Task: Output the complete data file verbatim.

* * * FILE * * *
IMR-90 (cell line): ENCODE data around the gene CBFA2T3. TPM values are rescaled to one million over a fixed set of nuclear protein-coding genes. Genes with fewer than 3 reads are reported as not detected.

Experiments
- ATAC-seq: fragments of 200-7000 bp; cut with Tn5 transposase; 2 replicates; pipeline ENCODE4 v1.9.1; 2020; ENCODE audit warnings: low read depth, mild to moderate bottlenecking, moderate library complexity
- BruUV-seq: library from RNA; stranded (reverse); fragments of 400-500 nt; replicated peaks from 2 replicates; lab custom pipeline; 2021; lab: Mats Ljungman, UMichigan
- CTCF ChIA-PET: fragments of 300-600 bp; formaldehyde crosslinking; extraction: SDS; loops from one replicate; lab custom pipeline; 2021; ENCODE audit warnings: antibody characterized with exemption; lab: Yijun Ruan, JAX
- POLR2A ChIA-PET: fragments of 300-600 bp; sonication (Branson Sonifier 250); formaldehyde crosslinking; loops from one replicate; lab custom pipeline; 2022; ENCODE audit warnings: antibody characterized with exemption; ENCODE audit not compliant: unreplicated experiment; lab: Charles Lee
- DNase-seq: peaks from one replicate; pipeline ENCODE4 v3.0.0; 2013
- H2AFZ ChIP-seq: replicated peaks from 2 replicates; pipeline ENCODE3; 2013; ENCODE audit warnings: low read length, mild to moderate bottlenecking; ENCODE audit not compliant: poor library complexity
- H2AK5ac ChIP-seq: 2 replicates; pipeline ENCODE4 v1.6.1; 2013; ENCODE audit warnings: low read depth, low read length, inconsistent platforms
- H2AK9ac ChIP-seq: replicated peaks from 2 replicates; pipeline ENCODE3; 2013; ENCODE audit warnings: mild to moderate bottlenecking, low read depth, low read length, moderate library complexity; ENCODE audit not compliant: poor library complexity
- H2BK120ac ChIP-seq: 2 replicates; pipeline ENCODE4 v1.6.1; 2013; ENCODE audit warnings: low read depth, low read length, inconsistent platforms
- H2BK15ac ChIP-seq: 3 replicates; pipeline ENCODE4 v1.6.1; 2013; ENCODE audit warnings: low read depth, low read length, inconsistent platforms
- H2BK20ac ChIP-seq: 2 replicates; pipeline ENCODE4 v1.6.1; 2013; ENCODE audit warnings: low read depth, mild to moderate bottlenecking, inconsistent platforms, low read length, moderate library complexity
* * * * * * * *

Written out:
IMR-90 (cell line): ENCODE data around the gene CBFA2T3. TPM values are rescaled to one million over a fixed set of nuclear protein-coding genes. Genes with fewer than 3 reads are reported as not detected.

Experiments
- ATAC-seq: fragments of 200-7000 bp; cut with Tn5 transposase; 2 replicates; pipeline ENCODE4 v1.9.1; 2020; ENCODE audit warnings: low read depth, mild to moderate bottlenecking, moderate library complexity
- BruUV-seq: library from RNA; stranded (reverse); fragments of 400-500 nt; replicated peaks from 2 replicates; lab custom pipeline; 2021; lab: Mats Ljungman, UMichigan
- CTCF ChIA-PET: fragments of 300-600 bp; formaldehyde crosslinking; extraction: SDS; loops from one replicate; lab custom pipeline; 2021; ENCODE audit warnings: antibody characterized with exemption; lab: Yijun Ruan, JAX
- POLR2A ChIA-PET: fragments of 300-600 bp; sonication (Branson Sonifier 250); formaldehyde crosslinking; loops from one replicate; lab custom pipeline; 2022; ENCODE audit warnings: antibody characterized with exemption; ENCODE audit not compliant: unreplicated experiment; lab: Charles Lee
- DNase-seq: peaks from one replicate; pipeline ENCODE4 v3.0.0; 2013
- H2AFZ ChIP-seq: replicated peaks from 2 replicates; pipeline ENCODE3; 2013; ENCODE audit warnings: low read length, mild to moderate bottlenecking; ENCODE audit not compliant: poor library complexity
- H2AK5ac ChIP-seq: 2 replicates; pipeline ENCODE4 v1.6.1; 2013; ENCODE audit warnings: low read depth, low read length, inconsistent platforms
- H2AK9ac ChIP-seq: replicated peaks from 2 replicates; pipeline ENCODE3; 2013; ENCODE audit warnings: mild to moderate bottlenecking, low read depth, low read length, moderate library complexity; ENCODE audit not compliant: poor library complexity
- H2BK120ac ChIP-seq: 2 replicates; pipeline ENCODE4 v1.6.1; 2013; ENCODE audit warnings: low read depth, low read length, inconsistent platforms
- H2BK15ac ChIP-seq: 3 replicates; pipeline ENCODE4 v1.6.1; 2013; ENCODE audit warnings: low read depth, low read length, inconsistent platforms
- H2BK20ac ChIP-seq: 2 replicates; pipeline ENCODE4 v1.6.1; 2013; ENCODE audit warnings: low read depth, mild to moderate bottlenecking, inconsistent platforms, low read length, moderate library complexity